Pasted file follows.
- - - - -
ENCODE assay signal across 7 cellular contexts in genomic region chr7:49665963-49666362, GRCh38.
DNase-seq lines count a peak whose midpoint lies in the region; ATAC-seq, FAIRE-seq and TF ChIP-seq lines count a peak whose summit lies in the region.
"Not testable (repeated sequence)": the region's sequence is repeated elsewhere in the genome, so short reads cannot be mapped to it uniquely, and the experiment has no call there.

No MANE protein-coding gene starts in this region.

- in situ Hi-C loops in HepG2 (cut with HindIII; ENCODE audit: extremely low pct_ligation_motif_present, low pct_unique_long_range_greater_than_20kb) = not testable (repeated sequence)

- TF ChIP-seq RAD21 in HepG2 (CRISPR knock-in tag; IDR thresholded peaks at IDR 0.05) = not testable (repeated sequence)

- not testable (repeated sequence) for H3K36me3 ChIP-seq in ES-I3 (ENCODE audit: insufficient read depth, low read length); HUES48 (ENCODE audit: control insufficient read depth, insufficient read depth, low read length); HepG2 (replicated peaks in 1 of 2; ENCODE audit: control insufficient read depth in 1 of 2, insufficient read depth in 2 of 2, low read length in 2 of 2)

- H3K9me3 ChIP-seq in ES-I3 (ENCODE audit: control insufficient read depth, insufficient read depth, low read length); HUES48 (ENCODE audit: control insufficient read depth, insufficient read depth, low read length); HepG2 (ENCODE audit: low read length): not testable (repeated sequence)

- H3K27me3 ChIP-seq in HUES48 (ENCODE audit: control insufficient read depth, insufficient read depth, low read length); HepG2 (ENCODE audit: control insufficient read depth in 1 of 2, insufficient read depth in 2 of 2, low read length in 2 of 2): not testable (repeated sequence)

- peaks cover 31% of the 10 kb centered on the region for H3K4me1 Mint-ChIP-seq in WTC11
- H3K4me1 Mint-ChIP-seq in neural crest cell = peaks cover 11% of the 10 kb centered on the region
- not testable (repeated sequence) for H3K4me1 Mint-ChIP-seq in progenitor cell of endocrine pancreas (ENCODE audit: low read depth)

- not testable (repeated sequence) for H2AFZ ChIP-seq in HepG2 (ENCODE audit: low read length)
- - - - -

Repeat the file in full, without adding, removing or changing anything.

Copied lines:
ENCODE assay signal across 7 cellular contexts in genomic region chr7:49665963-49666362, GRCh38.
DNase-seq lines count a peak whose midpoint lies in the region; ATAC-seq, FAIRE-seq and TF ChIP-seq lines count a peak whose summit lies in the region.
"Not testable (repeated sequence)": the region's sequence is repeated elsewhere in the genome, so short reads cannot be mapped to it uniquely, and the experiment has no call there.

No MANE protein-coding gene starts in this region.

- in situ Hi-C loops in HepG2 (cut with HindIII; ENCODE audit: extremely low pct_ligation_motif_present, low pct_unique_long_range_greater_than_20kb) = not testable (repeated sequence)

- TF ChIP-seq RAD21 in HepG2 (CRISPR knock-in tag; IDR thresholded peaks at IDR 0.05) = not testable (repeated sequence)

- not testable (repeated sequence) for H3K36me3 ChIP-seq in ES-I3 (ENCODE audit: insufficient read depth, low read length); HUES48 (ENCODE audit: control insufficient read depth, insufficient read depth, low read length); HepG2 (replicated peaks in 1 of 2; ENCODE audit: control insufficient read depth in 1 of 2, insufficient read depth in 2 of 2, low read length in 2 of 2)

- H3K9me3 ChIP-seq in ES-I3 (ENCODE audit: control insufficient read depth, insufficient read depth, low read length); HUES48 (ENCODE audit: control insufficient read depth, insufficient read depth, low read length); HepG2 (ENCODE audit: low read length): not testable (repeated sequence)

- H3K27me3 ChIP-seq in HUES48 (ENCODE audit: control insufficient read depth, insufficient read depth, low read length); HepG2 (ENCODE audit: control insufficient read depth in 1 of 2, insufficient read depth in 2 of 2, low read length in 2 of 2): not testable (repeated sequence)

- peaks cover 31% of the 10 kb centered on the region for H3K4me1 Mint-ChIP-seq in WTC11
- H3K4me1 Mint-ChIP-seq in neural crest cell = peaks cover 11% of the 10 kb centered on the region
- not testable (repeated sequence) for H3K4me1 Mint-ChIP-seq in progenitor cell of endocrine pancreas (ENCODE audit: low read depth)

- not testable (repeated sequence) for H2AFZ ChIP-seq in HepG2 (ENCODE audit: low read length)